Across South Asia, the monsoon rains and muddy streets of August 1947 marked the end of the great and horrifically violent British Indian Empire. On the 14th and 15th of August 1947, Pakistan and India were created from the vestiges of two centuries of British exploitation. The drawing of these new political lines on the map, based partly on religious demographics, lead to an influx of Sikh and Hindu refugees from the new territory of Paskistan into India.
Over the next few years, the Sirsa district of India’s Haryana state, on the fringes of the Great Thar Desert, was inundated with immigrants seeking safety in religious numbers. These newcomers, coupled with the impoverishing legacies (trajectories) of British rule, had drastic affects for the socioecological state of the district. The forested areas were cleared for fuel, the cleared areas farmed, and the farmed areas depleted. This rapid and large-scale deforestation has had severe implications for the socioecological systems in the area: changing local climate, increasing sand dune formation and migration, and depleting nutrients from the soil. Only small remnants of the native forest remain.
On the 23rd of March 2009, after years of wading through the murky waters of UN bureaucracy, the Haryana CDM Tree Farmers Society registered their restoration project with the UN and began producing carbon offset credits they could sell on the international carbon market. It is proposed that with capital investments, this degraded land and the communities that farm it, can produce a commodity that is increasingly sought after by carbon spewing developed countries: the omnipotent carbon offset credit. The project is approved to generate credits for 20 years with validation every 5 years. The purpose of this restoration project is four fold:
1) to earn carbon credits from re/afforesation through the CDM mechanism
2) mitigate climate change through biosequestration of carbon
3) to improve local environmental conditions, to increase water holding capacity of soils through increased organic matter (humus), and to stabilize sand dunes by converting abandoned and marginal crop lands through agroforestry and agroecological BMPs
4) increase income, provide employment, alleviate poverty
The project entails the reforestation/afforetation of 370 hectares of marginal farm land with seven tree species, six native and one exotic, and the implementation BMPs. It is interesting to note that the one exotic species chosen for this project is a Eucalyptus hybrid that has become naturalized not just ecologically in the area, but also culturally. Also, many of the trees being planted are native to the general region, but do not naturally occur in the areas being reforested. Agroforestry species were chosen based on ecological, economic, and social criteria. Some species were chosen specifically to fulfill certain ecological and/or socioeconomic functions.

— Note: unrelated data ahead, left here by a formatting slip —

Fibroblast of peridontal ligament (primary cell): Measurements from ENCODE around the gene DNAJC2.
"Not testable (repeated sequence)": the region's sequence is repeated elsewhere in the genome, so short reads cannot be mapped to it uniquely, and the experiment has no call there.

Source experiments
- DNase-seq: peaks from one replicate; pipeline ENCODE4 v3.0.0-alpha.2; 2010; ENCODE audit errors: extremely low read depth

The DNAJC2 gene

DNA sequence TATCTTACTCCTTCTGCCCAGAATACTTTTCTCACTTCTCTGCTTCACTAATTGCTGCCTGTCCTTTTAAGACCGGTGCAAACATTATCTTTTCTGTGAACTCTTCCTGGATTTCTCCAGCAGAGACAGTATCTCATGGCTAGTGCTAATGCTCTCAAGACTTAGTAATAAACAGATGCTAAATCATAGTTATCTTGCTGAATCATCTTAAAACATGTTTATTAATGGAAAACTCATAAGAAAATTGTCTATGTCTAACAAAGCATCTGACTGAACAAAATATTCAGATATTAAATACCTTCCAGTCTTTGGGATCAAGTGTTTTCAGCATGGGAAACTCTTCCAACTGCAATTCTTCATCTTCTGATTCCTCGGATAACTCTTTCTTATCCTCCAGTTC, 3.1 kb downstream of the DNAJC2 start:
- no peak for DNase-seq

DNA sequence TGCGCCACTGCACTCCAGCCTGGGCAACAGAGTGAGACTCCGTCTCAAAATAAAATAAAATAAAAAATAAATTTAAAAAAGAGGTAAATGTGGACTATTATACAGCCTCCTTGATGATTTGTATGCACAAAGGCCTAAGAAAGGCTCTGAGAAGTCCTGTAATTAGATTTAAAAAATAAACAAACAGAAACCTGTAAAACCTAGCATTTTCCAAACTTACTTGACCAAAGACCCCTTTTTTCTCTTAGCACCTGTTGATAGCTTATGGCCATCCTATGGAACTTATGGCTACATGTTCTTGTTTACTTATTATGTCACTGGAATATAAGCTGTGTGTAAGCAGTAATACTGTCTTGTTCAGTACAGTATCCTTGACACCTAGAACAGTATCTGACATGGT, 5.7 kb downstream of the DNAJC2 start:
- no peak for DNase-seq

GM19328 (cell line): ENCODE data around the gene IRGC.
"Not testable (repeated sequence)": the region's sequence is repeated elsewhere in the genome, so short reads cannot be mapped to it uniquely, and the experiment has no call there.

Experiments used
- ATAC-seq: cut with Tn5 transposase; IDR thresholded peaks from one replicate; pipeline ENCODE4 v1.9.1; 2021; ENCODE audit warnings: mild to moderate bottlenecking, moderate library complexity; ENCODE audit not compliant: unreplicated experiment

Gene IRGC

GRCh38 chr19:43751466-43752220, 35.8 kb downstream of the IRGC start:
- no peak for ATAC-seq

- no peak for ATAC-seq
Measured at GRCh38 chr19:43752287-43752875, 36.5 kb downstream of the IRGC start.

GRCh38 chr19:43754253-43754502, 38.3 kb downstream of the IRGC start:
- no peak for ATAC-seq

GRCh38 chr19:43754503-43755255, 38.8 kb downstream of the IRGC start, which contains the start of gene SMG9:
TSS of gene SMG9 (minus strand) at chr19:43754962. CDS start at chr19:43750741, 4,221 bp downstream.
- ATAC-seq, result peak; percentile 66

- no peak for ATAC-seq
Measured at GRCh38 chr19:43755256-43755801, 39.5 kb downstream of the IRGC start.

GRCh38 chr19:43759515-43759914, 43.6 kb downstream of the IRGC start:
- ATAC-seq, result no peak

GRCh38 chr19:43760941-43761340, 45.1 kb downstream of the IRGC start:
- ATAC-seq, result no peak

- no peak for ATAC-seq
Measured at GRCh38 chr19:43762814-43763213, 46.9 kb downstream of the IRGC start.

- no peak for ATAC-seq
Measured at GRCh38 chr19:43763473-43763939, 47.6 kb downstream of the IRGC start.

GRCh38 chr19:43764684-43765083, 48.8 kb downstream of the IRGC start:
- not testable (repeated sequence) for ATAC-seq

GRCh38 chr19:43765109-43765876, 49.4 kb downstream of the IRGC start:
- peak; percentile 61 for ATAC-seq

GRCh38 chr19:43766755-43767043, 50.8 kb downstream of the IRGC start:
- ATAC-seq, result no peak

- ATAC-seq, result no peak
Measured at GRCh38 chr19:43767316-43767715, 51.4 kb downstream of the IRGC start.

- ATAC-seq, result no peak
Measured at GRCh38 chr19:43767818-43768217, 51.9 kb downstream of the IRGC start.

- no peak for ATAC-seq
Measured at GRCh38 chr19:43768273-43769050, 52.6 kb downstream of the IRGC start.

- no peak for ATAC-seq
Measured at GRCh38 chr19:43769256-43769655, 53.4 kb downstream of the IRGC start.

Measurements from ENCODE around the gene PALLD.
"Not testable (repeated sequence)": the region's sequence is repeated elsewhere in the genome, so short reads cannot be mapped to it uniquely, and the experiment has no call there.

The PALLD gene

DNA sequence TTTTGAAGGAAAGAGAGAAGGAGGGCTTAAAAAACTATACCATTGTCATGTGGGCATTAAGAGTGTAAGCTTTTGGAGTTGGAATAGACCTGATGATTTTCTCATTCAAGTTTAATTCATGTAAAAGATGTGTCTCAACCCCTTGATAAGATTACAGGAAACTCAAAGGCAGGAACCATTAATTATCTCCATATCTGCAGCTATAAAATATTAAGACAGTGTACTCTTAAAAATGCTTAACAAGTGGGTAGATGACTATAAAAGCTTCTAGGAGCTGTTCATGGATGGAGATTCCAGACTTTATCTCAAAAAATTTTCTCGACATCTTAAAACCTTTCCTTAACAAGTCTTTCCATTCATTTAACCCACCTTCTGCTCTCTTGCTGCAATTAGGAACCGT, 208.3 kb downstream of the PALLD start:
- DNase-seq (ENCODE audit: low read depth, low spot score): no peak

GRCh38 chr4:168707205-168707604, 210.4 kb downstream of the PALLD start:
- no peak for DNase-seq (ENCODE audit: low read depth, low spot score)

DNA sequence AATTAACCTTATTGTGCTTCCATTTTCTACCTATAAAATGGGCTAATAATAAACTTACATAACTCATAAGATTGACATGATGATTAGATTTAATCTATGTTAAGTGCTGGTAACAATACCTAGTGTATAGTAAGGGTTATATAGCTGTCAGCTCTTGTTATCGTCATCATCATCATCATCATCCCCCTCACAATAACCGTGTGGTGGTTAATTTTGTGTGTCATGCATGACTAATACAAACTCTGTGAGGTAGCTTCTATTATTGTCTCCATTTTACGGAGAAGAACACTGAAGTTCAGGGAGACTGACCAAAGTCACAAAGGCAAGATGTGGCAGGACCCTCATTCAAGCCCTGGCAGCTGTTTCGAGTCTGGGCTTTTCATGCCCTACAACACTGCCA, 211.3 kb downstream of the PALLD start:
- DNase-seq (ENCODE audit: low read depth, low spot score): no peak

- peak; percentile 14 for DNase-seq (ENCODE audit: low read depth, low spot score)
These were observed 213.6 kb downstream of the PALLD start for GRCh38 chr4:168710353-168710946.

Because this is a CDM based restoration project, the criteria for success are fairly straightforward. The success is based, in order of importance, on the goals laid out above. Funding for the project is tied explicitly to the ability of restoration actions to demonstrate that carbon is being sequestered. Therefore, in a sense, poverty alleviation depends on the ability to demonstrate that your restoration site sequesters carbon. This project was approved under the CDM’s “simplified baseline and monitoring methodology,” which means that only live above and below ground biomass are measured and monitored (other routes through the CDM bureaucracy can get at other carbon stocks like litter, woody debris, and soil organic carbon). As well, it is argued that social, financial, and technological barriers prevent the degraded areas from naturally regenerating. These barriers fulfill the additionality condition of the CDM. This condition stipulates that the project would not take place without CDM funding. The actual methodologies for measurement and verification, along with the procedure for procuring CDM funding can be found on the UNFCCC website listed above. There is also a database of all CDM and JI projects if one is so inclined.
In a past discussion piece I argued that the social implications of restoration are becoming increasingly important to the financial communities that seek offsets credits and the institutions that enable this financing. I think this project is a good example of the role that social success, or proposed social success, plays in securing financing. While the main point of the project is carbon offset credit generation, thorough attention to poverty alleviation played a big role in the approval and authorization of the project. This can be seen in both how the project was planned and proposed, and the fact that the Haryana CDM Tree Farmers Society is comprised of 227 farmers in eight communities that each allocated a small portion of land for the project.
There are of course many questions not answered about the project. Will it actually lead to increased standards of living for the eight communities while also sequestering carbon? Or will the benefits accrue to a select few? Is measuring just live above ground and below ground biomass a scientifically sound method for understanding carbon biosequestration? Will reforestation stop the sand dunes from encroaching in on the farmlands, or will the current socioecological trajectories and the system attractor of commodity production and exchange prevent this from happening? For me, I think one of the most important questions that never really gets answered is what happens after 20 years and credit generation dries up? I guess we will just have to wait and see.
Image credit: http://knowledge.allianz.com/en/media/galleries/climate_profile_china.html